A Six-Pack Of Prior Posts
Don’t fear the chemistry.
This isn’t a top 10 list, just a compilation of five previous posts here at Addiction Inbox that have continued to draw reader interest since they were first published. If there is a theme running through this set, it is neurochemistry at its most basic level. Take a look, if any of the subjects interests you. (My most popular post of all, on Marijuana Withdrawal, has turned into a self-help message board. I note it here, but leave it off the list, as it has become a blog of its own for all practical purposes.)
1) Don’t let anyone tell you that the basic notions involved in neurotransmitter action in the brain are over everyone’s head. This post about serotonin and dopamine basics has always been popular, partly because serotonin and dopamine have gone from obscure abstractions to pop buzzwords. But I think it also shows a growing awareness of brain science and its real-world applications among interested readers.
“…. Addictive drugs have molecules that are the right shape for the amine receptors. Drugs like LSD and Ecstasy target serotonin systems. Serotonin systems control feeding and sleeping behaviors in living creatures from slugs to chimps. Serotonin, also known as 5-HT, occurs in nuts, fruit, and snake venom. It is found in the intestinal walls, large blood vessels, and the central nervous system of most vertebrates. The body normally synthesizes 5-hydroxytryptamine, as serotonin is formally known, from tryptophan in the diet….”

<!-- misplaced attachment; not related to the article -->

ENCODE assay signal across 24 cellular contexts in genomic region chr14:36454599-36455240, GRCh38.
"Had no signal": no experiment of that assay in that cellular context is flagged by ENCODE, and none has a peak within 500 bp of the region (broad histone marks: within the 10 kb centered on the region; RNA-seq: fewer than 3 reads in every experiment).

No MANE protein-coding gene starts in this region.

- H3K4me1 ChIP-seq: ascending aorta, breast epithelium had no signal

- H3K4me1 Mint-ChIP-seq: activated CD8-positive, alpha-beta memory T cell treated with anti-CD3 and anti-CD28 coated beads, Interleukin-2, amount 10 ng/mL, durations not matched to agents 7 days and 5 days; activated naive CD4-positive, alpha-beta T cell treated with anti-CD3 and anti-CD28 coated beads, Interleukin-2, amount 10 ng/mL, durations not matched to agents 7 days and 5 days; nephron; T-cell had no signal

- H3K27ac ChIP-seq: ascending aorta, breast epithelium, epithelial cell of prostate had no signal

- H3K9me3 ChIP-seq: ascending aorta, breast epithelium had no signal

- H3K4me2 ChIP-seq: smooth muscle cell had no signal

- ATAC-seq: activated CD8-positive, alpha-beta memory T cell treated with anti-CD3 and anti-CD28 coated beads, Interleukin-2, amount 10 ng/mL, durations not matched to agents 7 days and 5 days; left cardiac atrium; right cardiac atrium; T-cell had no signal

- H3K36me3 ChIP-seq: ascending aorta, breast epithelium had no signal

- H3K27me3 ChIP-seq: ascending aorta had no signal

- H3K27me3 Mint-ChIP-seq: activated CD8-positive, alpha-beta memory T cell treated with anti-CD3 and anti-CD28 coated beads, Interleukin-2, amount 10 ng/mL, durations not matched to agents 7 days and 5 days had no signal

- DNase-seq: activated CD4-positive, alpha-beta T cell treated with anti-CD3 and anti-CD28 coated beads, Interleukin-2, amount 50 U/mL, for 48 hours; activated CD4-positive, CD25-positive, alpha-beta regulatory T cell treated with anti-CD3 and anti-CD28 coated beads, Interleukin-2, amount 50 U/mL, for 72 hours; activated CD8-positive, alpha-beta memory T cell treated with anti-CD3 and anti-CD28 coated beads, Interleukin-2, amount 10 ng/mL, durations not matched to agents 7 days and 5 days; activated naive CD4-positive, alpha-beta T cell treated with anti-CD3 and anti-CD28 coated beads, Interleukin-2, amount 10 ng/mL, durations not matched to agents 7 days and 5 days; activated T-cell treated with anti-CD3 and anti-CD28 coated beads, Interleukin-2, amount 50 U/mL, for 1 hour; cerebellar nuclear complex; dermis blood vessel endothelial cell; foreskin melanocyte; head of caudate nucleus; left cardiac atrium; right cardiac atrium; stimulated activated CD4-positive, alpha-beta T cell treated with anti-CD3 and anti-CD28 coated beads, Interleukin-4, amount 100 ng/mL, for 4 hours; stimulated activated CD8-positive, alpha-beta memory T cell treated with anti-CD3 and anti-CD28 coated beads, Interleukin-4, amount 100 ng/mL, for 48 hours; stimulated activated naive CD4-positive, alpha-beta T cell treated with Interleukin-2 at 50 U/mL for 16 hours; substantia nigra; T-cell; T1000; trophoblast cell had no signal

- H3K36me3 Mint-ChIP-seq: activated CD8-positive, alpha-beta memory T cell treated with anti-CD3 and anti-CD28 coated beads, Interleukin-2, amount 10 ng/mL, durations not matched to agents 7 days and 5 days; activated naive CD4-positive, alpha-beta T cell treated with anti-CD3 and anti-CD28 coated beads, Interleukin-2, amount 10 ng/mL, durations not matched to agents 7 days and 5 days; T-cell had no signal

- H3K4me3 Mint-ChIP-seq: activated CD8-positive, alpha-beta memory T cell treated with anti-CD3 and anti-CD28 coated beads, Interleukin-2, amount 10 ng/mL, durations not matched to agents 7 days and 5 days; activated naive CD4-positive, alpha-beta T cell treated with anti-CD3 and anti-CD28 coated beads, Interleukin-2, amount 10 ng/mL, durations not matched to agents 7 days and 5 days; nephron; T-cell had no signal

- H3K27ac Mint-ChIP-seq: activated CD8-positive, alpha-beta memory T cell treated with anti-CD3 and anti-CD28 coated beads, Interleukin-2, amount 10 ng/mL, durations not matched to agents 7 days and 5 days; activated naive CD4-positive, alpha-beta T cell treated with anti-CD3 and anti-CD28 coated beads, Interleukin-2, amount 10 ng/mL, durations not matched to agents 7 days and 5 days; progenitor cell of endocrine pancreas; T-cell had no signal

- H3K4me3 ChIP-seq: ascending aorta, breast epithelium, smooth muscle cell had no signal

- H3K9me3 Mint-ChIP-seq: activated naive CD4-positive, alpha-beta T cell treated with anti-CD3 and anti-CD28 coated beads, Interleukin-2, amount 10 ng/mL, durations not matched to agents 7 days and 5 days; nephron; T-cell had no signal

2) Continuing on the chemistry theme, this post on anandamide, the brain’s own form of internal marijuana, has garnered steady attention since 2008. It may be coincidental, but the post also makes mention of serotonin and dopamine.
“…Several years ago, molecular biologists identified the elusive brain receptor where THC, the active ingredient in marijuana, did its work. Shortly after that discovery, researchers at Hebrew University in Jerusalem identified the body’s own form of THC, which sticks to the same receptors, in pulverized pig brains. They christened the internally manufactured substance “anandamide,” after the Sanskrit ananda, or bliss…”
3) Interest in the anti-craving drug Topamax, an anti-seizure medication used to treat alcoholism, remains strong with blog readers, although the drug has not become the universal blockbuster many advocates had hoped.
“…Dr. Bankole Johnson, chairman of Psychiatry and Neurobehavioral Sciences at the University of Virginia, told Bloomberg News that Topamax does everything researchers want to see in a pharmaceutical treatment for alcoholism: “First, it reduces your craving for alcohol; second, it reduces the amount of withdrawal symptoms you get when you start reducing alcohol; and third, it reduces the potential for you to relapse after you go down to a low level of drinking or zero drinking…”
4) One of the most popular posts to date was this examination of neurological questions surrounding marijuana and memory loss. Inquiring minds, uh, forget the question. Oh yeah: Does the strain of dope you smoke determine how forgetful you’ll become?
“…As far as memory goes, THC content didn’t seem to matter. It was the percentage of cannabidiol (CBD) that controlled the degree of memory impairment, the authors concluded. “The antagonistic effects of cannabidiol at the CB1 receptor are probably responsible for its profile in smoked cannabis, attenuating the memory-impairing effects of THC. In terms of harm reduction, users should be made aware of the higher risk of memory impairment associated with smoking low-cannabidiol strains of cannabis like ‘skunk’ and encouraged to use strains containing higher levels of cannabidiol…”
5) Finally, a popular post focusing on the biochemistry of nicotine in e-cigarettes, the new, smokeless nicotine delivery system. Are they safe? The latest in harm reduction strategies, or starter kits for youngsters?
“…You may never have heard of it-but it’s the newest drug in town. It’s called an electronic cigarette, or “e-cigarette.” Electronic cigarettes use batteries to convert liquid nicotine into a fine, heated mist that is absorbed by the lungs. No smoke, but plenty of what makes cigarettes go, if you don’t account for taste-or ashtrays and smoke rings….”